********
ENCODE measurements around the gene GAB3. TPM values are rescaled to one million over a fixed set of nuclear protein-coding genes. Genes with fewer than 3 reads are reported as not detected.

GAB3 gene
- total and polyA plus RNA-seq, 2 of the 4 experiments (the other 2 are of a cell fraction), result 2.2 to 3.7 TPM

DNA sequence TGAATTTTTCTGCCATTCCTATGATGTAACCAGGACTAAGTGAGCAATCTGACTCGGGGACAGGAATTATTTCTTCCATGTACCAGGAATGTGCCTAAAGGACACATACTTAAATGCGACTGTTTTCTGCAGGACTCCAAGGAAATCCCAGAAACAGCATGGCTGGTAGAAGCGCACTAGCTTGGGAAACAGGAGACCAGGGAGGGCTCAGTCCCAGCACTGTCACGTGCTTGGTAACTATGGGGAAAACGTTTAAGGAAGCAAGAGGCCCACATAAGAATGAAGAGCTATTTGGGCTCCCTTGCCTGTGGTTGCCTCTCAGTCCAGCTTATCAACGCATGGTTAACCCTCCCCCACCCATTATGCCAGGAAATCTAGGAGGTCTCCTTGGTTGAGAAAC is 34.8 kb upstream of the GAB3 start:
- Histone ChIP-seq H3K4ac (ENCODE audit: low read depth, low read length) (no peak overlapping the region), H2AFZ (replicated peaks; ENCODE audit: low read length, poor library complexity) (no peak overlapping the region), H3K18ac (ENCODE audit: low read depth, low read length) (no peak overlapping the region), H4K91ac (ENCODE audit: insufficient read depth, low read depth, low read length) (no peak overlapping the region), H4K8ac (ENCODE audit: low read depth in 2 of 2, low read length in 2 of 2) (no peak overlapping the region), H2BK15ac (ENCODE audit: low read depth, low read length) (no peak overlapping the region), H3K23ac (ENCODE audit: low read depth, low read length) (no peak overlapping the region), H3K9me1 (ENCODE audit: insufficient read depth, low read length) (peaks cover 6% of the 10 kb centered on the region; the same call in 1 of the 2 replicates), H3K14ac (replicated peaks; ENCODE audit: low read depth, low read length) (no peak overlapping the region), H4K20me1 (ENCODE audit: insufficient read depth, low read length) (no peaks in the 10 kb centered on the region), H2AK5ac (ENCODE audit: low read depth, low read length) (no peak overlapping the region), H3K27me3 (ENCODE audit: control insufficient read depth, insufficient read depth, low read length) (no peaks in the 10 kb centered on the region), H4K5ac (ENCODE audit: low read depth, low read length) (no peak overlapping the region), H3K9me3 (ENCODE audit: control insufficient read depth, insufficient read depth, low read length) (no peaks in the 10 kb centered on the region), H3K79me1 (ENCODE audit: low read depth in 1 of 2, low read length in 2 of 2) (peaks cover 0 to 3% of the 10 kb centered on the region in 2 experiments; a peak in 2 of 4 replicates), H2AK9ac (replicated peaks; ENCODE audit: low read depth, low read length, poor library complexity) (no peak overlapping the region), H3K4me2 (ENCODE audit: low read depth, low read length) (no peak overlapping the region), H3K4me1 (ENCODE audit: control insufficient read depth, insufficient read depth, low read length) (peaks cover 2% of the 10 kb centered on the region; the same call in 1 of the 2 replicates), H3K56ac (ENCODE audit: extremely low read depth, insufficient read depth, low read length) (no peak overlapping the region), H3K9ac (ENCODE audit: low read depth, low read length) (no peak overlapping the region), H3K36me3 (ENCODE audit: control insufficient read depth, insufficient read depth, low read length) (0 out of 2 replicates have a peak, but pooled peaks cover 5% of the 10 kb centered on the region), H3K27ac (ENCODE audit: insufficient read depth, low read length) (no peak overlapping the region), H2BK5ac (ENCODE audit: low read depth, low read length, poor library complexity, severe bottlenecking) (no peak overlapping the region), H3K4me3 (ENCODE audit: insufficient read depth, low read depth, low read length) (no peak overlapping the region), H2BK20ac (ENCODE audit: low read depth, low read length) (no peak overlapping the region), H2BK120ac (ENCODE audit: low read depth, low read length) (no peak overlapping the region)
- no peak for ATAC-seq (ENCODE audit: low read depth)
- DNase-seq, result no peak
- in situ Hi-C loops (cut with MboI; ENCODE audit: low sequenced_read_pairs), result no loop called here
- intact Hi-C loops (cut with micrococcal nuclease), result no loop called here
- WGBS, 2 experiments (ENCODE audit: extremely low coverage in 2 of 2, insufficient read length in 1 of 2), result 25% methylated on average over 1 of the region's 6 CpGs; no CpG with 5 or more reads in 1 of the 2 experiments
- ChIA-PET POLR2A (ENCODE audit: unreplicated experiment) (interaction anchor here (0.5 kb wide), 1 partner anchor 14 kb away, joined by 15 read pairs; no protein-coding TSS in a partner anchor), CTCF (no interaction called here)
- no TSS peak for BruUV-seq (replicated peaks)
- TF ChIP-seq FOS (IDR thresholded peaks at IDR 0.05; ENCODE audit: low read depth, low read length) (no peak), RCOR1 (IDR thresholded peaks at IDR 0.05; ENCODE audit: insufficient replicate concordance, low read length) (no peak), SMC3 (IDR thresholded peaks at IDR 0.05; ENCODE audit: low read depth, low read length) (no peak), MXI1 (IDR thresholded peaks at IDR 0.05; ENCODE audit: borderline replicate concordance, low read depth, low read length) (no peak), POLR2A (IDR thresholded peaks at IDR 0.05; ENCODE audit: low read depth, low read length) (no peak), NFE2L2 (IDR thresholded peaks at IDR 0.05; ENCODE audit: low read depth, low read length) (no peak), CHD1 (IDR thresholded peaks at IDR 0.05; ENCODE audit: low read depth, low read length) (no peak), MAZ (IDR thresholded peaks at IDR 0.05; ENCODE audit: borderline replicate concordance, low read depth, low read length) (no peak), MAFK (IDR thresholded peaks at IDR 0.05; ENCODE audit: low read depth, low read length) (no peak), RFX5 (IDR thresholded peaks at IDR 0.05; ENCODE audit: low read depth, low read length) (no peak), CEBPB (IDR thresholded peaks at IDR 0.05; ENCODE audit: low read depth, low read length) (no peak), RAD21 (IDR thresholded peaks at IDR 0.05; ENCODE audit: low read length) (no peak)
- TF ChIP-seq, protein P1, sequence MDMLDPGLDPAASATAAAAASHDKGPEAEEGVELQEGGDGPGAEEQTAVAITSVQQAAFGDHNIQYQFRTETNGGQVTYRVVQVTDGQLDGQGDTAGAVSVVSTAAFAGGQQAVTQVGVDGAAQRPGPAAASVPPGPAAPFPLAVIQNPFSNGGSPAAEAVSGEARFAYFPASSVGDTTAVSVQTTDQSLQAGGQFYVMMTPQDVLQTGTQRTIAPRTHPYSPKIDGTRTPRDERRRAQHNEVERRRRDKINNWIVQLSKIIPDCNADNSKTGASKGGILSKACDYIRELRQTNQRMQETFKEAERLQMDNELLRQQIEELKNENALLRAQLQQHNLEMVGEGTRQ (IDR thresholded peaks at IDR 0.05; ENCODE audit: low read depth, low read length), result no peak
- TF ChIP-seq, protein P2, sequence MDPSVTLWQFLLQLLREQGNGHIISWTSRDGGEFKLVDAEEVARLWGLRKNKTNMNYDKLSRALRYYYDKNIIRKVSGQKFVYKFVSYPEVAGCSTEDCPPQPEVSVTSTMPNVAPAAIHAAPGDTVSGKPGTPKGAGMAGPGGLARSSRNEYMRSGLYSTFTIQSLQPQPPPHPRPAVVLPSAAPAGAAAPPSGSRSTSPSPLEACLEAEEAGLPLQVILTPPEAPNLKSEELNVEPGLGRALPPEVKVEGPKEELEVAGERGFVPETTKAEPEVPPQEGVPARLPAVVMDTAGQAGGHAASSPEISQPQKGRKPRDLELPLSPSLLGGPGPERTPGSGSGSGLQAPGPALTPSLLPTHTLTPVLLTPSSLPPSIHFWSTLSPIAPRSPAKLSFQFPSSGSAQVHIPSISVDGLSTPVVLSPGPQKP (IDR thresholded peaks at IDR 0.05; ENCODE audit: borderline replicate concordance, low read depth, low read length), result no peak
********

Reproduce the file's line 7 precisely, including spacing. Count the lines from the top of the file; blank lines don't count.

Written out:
- DNase-seq, result no peak